A new hair extensions startup in San Francisco’s East Bay called Mayvenn is changing the old brick-and-mortar distribution model for buying longer locks — by giving stylists their own online hair stores.
Most hair extensions are imported to the U.S. from Asia and the Indian subcontinent and then sold to small corner beauty stores where the sales clerk may or may not know much about hair extensions. The hair is then purchased by the customer and brought to the stylist.
The problem is the stylist not only has zero control over the quality, but no way of earning a commission on the purchased hair.
Mayvenn’s model sets each stylist up with marketing materials and a webstore to sell what is promised to be reliable hair quality at a lower cost and the opportunity to make a commission on every piece of hair purchased.
Prices range from the hundreds to thousands of dollars for extensions, but Mayvenn’s co-founder Diishan Imira can keep the cost down and quality up due to some fundamental relationships he has with vendors in Asia. Imira is not only fluent in Mandarin, but has worked on International trade in this area of the world for over a decade.
He sees the model working particularly well for hairdressers catering to the largest consumers of hair extensions – African-American women.
It’s just a much better system and Diishan is the guy who figured it out.
Mayvenn also offers 15 percent commissions and includes an individual website where stylists can direct clients to purchase the hair.
Mayvenn rapidly grew to 30,000 stylists in just a year and a half and is already pulling in eight figures in annual revenue. Those figures were impressive enough to grab the attention of a16z’s Ben Horowitz.
“It’s sort of like if you’ve ever run into anybody selling Amway or Avon or Herbalife or any of those things, most of them are like ‘well I put in a bunch of money I should never have done that. I lost all my money.’ But for the Mayvenn people, they put in no money and just get money out,” Horowitz told TechCrunch over the phone. “It’s just a much better system and Diishan is the guy who figured it out.”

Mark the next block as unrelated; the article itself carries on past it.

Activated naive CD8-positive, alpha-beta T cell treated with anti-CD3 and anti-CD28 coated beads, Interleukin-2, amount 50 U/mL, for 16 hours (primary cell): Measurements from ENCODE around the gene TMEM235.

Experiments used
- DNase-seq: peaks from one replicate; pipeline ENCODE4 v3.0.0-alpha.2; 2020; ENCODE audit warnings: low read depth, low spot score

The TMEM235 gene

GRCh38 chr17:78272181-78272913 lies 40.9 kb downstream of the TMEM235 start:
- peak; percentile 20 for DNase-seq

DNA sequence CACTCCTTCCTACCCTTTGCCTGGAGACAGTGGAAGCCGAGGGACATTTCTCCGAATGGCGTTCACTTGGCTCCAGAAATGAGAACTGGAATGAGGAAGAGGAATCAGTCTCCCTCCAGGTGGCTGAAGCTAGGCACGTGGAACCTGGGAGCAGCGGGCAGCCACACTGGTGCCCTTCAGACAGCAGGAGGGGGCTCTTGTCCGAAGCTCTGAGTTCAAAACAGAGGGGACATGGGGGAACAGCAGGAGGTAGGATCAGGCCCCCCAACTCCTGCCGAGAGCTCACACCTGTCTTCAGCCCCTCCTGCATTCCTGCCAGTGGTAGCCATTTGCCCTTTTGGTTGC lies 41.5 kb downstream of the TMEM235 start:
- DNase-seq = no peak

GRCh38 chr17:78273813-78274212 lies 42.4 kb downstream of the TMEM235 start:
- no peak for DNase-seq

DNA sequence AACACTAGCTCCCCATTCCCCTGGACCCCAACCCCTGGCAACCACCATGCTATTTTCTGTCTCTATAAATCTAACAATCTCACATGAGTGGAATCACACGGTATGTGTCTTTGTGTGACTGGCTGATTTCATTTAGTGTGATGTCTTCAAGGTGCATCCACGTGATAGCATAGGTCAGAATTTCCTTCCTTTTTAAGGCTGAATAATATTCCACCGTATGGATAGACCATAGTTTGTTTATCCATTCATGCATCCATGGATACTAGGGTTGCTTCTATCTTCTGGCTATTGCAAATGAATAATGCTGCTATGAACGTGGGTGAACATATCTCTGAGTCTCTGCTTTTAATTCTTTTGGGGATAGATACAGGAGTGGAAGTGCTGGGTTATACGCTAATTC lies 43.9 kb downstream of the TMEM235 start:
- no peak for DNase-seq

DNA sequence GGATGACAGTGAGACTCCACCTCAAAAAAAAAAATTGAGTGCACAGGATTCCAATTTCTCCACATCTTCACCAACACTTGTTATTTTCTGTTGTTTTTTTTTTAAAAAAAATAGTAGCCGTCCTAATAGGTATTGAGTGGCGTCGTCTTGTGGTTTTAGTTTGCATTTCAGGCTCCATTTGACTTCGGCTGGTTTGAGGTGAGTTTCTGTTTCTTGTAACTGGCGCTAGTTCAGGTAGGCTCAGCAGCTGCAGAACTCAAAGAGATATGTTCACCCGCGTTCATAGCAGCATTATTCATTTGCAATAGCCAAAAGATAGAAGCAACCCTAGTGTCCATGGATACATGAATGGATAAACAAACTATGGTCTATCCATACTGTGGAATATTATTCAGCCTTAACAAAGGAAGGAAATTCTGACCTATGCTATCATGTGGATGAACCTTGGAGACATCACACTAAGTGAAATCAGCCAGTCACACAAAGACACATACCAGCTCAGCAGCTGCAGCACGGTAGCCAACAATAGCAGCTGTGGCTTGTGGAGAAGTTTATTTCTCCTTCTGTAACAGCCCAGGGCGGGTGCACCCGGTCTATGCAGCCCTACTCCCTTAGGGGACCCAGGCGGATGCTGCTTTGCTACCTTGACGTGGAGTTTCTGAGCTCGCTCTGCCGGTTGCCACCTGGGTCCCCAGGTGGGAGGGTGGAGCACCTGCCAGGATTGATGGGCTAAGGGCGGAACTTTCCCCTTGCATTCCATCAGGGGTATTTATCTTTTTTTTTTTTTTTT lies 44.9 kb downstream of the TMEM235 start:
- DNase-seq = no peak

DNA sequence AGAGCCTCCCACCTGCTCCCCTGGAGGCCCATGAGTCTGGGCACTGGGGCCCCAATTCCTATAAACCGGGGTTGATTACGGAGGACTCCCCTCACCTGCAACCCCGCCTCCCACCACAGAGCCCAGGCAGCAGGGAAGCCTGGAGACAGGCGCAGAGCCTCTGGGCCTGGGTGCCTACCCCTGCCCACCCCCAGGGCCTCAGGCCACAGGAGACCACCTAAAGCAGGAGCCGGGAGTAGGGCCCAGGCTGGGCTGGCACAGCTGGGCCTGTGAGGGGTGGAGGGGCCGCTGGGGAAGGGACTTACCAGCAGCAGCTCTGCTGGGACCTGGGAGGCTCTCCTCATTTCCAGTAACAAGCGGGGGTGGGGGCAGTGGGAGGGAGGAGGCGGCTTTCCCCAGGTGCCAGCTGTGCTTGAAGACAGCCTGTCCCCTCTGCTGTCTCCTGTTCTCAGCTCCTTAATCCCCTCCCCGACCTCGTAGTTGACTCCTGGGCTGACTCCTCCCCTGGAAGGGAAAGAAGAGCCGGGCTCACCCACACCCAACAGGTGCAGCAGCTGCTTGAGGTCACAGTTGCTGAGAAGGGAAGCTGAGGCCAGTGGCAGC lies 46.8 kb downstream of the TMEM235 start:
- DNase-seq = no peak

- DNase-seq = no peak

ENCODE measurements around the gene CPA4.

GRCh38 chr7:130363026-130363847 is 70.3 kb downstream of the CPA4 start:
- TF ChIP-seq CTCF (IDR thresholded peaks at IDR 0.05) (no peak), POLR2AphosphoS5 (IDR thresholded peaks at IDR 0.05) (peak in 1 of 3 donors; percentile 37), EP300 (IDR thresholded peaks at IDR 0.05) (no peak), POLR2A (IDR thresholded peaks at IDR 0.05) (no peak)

Andreessen Horowitz led Mayvenn’s recent $10 million Series A funding round and Horowitz, who is one-half of the founding a16z partnership, plans to sit on the startup’s board as an “observer.”
500 Startups, Trinity Ventures, Core Innovation Capital, Cross Culture Ventures, Impact America, Apple’s Jimmy Iovine, tennis star Serena Williams, Translation CEO Steve Stoute and Anjula Acharia-Bath also tossed money into this round.
Mayvenn raised $3 million in a seed round prior to this raise, bringing the total in financing to $13 million for the startup. According to one source, the raise puts Mayvenn’s valuation at close to $62 million. However, Pitchbook analysts told us that valuation is closer to $39 million post raise and that Mayvenn originally sought $20 million but ended up taking $10 million. Had it raised the $20 million, the startup would be closer to that $62 million valuation.
It’s probably a sound investment. The model empowers stylists to make money on products they work with and hair extensions continue to be a popular choice for African American women – comedian Chris Rock’s 2009 documentary Good Hair is a testament to this $684 million black hairstyle industry.
Imira believes his startup has potential outside of the African American demographic as well. And Horowitz agrees. The a16z partner sees the potential in the Jewish community just as much as within the African American community.
“People in the firm thought this was a product for black people, but I was like no, no, no, you’ve got it all wrong. It’s not a black company. It’s a Jewish company. The name Mayvenn is the key, which, of course, is the Yiddish word for trusted expert,” Horowitz told me.
Both Imira and Horowitz have a point. There are plenty of women from all ethnicities in both Hollywood and suburbia now willing to pay into the thousands at their local salon to thicken and lengthen their tresses. I spoke to a couple of hairdressers who work with hair extensions in both the Bay Area and Utah who could affirm there were plenty of women from every ethnicity willing to fake longer locks.
“Hair extensions is newer outside of the black community but it’s growing incredibly fast,” Imira said. “It’s becoming ubiquitous.”
But Imira’s primary focus is on the stylists. “This is a business for beauticians so that they can run retail without having to buy or hold any inventory. It’s an inventory as a service business for beauticians,” he said.
Imira plans to use the new cash to scale the business so that he can “quickly jump from eight figures to 10 figures in revenue per year.”